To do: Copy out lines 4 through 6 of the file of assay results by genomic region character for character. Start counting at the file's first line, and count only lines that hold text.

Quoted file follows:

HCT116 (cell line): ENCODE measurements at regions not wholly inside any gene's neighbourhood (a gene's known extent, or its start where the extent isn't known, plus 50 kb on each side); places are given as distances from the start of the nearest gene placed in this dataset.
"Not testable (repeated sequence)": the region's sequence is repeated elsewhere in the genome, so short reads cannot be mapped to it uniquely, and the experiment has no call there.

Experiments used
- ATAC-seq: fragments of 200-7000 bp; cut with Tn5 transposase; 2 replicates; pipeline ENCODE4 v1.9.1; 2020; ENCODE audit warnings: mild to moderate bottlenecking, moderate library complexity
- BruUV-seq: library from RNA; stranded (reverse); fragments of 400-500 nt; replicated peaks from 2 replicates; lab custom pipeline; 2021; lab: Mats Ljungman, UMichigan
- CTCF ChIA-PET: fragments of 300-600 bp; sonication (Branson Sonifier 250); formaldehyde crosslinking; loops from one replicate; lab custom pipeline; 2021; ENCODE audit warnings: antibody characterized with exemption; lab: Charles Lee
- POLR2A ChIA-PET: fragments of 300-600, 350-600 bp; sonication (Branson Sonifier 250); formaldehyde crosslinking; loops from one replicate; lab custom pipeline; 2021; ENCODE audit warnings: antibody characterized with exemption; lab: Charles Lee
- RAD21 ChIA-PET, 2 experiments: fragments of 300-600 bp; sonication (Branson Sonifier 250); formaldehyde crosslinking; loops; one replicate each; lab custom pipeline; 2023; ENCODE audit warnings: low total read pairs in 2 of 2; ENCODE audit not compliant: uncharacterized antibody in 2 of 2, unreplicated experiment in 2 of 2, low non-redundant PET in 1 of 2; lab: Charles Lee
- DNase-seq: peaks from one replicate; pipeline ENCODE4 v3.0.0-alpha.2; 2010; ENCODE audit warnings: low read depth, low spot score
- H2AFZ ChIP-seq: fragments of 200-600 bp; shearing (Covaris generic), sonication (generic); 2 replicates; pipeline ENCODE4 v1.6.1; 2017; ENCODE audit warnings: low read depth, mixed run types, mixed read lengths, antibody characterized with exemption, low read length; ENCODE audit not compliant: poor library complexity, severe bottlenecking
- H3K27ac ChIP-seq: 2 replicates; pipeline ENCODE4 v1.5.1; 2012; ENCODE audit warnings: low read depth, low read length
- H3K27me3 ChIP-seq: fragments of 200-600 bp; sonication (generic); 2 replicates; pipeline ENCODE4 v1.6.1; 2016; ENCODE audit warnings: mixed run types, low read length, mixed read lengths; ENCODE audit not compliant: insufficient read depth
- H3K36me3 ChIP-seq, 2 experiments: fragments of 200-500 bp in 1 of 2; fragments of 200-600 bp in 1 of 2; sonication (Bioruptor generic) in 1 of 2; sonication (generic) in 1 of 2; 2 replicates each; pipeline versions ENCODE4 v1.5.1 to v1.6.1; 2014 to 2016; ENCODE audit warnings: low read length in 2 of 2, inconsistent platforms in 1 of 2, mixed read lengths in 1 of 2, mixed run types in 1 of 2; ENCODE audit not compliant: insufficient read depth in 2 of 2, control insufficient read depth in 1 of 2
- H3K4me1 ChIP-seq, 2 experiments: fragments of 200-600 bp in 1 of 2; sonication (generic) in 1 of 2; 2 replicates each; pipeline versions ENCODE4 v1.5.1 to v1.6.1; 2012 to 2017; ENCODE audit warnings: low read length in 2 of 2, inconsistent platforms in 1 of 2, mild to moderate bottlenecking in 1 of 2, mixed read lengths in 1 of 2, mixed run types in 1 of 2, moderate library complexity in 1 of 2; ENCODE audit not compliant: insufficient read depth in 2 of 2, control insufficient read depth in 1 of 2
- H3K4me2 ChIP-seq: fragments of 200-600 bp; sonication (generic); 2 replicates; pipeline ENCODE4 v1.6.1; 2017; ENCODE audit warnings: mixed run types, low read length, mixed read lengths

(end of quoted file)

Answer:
- ATAC-seq: fragments of 200-7000 bp; cut with Tn5 transposase; 2 replicates; pipeline ENCODE4 v1.9.1; 2020; ENCODE audit warnings: mild to moderate bottlenecking, moderate library complexity
- BruUV-seq: library from RNA; stranded (reverse); fragments of 400-500 nt; replicated peaks from 2 replicates; lab custom pipeline; 2021; lab: Mats Ljungman, UMichigan
- CTCF ChIA-PET: fragments of 300-600 bp; sonication (Branson Sonifier 250); formaldehyde crosslinking; loops from one replicate; lab custom pipeline; 2021; ENCODE audit warnings: antibody characterized with exemption; lab: Charles Lee